The Case of the Missing Towels

Remember my friend, Lily? She’s the one who taught me the lesson that “anything worth doing is worth doing badly.” (If you want to read that post, it’s here.) All Lily wanted was new towels.Her boyfriend has ripped, stained, faded, shredded towels. And he can afford to buy a dozen – if not two dozen – new ones.

Lily dropped hints. “Wouldn’t it be nice to step out of the shower and have a new towel to dry myself off with…?”

She sang: “I’m dreaming of a hydro-cotton bath towel…”

She complained to me: “I bought him a beautiful watch and all I wanted was a couple of lousy towels…”

How often do we expect other people to take care of us? We think we’ve made a deal: I’ll take care of them so they’ll take care of us. We think that if we anticipate someone else’s needs, they’ll do the same for us.

But the deal was never signed. The agreement was never said out-loud. We have expectations of what we hope will happen but they are only that – our expectations. Nobody can read our minds. And, more importantly, nobody can take care of us as well as we can take care of ourselves.

“Lily,” I said to her when she was grousing — again — about the towel situation. “I have an idea. Why don’t you just buy the silly towels?”

“But I want him to buy them for me,” she said.

Ah, so there’s the rub. (Pardon the towel pun – I couldn’t resist.)

“It doesn’t prove he loves you any less if you have to buy them for yourself,” I said. “And then you can get exactly what kind you want.”

I’m learning that I can wait and wait for someone to take care of me or I can take care of myself. And that’s the best kind of loving around.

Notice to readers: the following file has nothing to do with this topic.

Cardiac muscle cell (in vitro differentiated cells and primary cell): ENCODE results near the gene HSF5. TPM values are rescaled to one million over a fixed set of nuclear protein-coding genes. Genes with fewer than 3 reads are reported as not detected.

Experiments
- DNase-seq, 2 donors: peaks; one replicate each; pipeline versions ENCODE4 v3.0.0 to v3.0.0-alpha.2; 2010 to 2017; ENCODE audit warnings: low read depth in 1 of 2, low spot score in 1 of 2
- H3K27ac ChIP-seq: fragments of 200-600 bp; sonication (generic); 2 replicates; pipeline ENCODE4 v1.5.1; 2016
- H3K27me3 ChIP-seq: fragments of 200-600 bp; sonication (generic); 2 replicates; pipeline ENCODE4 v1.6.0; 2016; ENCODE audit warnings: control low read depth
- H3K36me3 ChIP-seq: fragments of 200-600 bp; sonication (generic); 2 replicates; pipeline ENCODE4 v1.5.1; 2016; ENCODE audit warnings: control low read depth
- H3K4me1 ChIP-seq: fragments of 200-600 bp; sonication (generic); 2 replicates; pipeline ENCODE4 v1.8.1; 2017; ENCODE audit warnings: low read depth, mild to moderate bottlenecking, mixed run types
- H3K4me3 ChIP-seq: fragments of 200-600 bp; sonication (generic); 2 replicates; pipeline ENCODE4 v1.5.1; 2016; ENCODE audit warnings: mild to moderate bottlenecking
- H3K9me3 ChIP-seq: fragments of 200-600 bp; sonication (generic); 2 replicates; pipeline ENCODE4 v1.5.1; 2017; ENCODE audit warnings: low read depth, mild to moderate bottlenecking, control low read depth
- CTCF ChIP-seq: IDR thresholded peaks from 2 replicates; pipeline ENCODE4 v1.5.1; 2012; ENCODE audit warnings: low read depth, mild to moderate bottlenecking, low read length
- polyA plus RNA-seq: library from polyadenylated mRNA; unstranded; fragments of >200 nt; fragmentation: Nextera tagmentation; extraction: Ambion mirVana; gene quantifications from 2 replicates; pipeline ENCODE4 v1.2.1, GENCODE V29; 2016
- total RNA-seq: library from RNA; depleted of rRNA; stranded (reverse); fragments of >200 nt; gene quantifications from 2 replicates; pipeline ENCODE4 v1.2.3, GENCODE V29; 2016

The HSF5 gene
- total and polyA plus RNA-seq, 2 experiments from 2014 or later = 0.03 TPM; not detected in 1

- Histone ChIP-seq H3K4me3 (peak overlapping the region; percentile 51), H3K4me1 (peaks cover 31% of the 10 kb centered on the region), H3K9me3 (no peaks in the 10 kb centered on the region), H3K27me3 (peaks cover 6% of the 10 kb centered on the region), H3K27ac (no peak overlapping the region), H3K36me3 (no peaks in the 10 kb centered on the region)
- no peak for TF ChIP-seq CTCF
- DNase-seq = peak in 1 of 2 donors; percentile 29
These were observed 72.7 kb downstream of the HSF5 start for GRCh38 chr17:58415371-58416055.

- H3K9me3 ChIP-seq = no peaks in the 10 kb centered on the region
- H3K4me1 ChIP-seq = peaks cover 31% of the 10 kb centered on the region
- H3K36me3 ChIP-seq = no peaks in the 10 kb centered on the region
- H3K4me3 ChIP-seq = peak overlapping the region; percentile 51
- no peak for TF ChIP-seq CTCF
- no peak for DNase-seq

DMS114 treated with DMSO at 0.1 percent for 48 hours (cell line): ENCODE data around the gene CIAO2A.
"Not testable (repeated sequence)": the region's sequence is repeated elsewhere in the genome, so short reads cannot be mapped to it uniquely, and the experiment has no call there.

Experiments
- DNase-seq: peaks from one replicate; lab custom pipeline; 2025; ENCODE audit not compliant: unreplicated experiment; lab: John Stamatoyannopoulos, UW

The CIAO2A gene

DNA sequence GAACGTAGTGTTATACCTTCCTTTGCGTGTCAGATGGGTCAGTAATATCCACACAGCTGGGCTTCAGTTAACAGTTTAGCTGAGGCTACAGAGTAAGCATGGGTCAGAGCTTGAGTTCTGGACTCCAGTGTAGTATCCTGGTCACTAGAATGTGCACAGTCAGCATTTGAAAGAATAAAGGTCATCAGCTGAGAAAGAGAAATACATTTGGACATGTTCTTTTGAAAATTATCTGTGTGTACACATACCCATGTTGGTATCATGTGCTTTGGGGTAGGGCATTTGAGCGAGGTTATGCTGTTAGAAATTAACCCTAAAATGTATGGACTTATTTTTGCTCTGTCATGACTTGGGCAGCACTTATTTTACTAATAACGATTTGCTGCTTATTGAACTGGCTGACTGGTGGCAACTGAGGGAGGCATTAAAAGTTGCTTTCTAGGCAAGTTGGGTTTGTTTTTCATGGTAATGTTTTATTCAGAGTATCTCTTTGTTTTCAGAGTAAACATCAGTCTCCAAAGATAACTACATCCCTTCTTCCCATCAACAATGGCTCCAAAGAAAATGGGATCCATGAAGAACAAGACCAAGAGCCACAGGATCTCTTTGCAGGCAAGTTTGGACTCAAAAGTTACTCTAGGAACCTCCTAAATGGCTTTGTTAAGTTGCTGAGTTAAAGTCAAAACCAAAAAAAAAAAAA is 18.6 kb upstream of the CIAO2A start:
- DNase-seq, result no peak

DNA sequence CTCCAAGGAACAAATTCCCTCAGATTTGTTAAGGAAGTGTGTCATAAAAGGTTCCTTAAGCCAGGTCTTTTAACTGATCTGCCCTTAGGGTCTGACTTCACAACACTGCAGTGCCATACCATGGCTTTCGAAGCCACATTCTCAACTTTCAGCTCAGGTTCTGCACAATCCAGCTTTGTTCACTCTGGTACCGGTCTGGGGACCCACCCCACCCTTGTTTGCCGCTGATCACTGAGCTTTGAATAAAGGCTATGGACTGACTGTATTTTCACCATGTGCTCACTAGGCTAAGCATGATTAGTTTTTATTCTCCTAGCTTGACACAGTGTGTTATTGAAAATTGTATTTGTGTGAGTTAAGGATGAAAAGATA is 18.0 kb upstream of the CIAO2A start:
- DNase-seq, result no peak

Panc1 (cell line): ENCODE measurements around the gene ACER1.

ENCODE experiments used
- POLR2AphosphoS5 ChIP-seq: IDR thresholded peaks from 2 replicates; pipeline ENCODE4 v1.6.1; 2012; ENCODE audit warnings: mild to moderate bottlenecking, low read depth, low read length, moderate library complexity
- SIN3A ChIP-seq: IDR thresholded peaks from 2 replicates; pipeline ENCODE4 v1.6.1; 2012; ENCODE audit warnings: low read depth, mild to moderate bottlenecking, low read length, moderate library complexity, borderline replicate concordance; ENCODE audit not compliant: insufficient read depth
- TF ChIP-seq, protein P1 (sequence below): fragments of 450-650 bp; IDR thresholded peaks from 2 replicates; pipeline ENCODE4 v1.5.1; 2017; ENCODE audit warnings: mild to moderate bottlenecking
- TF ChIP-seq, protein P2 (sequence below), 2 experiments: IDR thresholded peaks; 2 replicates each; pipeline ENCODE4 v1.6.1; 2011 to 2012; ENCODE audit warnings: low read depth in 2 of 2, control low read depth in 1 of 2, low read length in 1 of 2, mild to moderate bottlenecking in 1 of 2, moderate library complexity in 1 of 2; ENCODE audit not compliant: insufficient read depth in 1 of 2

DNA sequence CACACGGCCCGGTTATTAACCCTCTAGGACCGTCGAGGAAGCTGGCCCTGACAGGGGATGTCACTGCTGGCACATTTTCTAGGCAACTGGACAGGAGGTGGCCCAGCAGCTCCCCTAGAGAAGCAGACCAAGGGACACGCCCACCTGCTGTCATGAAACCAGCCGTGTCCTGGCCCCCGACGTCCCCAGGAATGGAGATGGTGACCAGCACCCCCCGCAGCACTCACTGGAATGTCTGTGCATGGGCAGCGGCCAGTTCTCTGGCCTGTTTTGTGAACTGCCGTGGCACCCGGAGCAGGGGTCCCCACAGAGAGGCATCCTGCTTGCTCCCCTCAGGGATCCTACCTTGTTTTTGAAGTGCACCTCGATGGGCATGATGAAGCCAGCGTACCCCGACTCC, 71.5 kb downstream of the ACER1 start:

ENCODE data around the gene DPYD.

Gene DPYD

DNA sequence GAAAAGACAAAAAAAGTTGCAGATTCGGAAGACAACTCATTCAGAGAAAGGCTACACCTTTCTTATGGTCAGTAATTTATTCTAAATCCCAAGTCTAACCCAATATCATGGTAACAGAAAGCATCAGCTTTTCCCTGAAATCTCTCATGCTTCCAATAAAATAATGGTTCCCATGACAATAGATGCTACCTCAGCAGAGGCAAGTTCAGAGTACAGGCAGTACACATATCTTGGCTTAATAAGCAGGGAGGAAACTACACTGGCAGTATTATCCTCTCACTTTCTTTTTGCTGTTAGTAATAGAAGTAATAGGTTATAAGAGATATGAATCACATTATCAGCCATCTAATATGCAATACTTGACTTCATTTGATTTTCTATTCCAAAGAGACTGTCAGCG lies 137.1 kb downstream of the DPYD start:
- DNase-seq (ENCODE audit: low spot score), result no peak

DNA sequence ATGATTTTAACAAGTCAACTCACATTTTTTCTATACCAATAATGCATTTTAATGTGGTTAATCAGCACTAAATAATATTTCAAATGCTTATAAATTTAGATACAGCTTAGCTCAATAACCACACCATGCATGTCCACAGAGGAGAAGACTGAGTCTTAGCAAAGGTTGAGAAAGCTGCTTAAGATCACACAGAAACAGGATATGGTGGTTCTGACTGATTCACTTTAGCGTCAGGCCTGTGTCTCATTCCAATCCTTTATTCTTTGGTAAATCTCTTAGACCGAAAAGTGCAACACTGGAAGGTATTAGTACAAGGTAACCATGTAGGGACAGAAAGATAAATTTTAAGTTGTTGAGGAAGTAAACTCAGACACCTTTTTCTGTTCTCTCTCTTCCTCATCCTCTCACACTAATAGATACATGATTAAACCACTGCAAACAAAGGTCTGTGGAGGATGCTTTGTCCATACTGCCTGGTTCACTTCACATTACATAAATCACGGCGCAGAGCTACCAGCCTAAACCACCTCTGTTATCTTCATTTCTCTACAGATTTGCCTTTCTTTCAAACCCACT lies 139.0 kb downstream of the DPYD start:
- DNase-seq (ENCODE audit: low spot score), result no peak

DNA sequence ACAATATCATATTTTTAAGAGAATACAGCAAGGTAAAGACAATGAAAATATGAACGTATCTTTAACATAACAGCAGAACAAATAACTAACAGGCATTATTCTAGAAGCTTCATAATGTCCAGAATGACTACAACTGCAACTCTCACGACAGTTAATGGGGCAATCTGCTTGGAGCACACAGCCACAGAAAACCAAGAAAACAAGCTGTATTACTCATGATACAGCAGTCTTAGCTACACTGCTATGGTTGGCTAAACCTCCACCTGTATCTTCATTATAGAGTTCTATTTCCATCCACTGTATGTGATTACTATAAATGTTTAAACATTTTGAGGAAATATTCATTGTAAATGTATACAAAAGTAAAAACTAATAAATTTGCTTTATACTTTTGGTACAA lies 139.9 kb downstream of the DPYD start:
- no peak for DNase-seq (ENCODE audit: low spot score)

NEWS FLASH: Lily bought the towels.  Big, white and fluffy. Just what she dreamed of.

Ask yourself: Is there something you want that you’re still waiting for someone else to get you? It could be something small – like a bouquet of Gerber daisies – or hiring a babysitter for a few hours so you have some free time for yourself. Smoky the Bear says: Only you can prevent the forest fires of expectations from burning a hole in your soul!

Coming up on Tuesday: my interview with Chevalier Noah Klieger – or, in plain English Knight Noah Klieger who was knighted a few weeks ago and talks about being a hero in life.

About dianabletter

Diana Bletter is the author of several books, including The Invisible Thread: A Portrait of Jewish American Women (with photographs by Lori Grinker), shortlisted for a National Jewish Book Award. Her novel, A Remarkable Kindness, (HarperCollins) was published in 2015. She is the First Prize Winner of Moment Magazine's 2019 Fiction Contest. Her work has appeared in The New York Times, The Wall Street Journal, Commentary, tabletmag, Glamour, The Forward, The North American Review, Times of Israel, and is a reporter for Israel21C, and many other publications. She is author of Big Up Yourself: It's About Time You Like Being You and The Mom Who Took off On Her Motorcycle, a memoir of her 10,000-mile motorcycle trip to Alaska and back to New York. She lives in a small beach village in Western Galilee, Israel, with her husband and family. She is a member of the local hevra kadisha, the burial circle, and a Muslim-Jewish-Christian-Druze women's group in the nearby town of Akko. And, she likes snowboarding and climbing trees.
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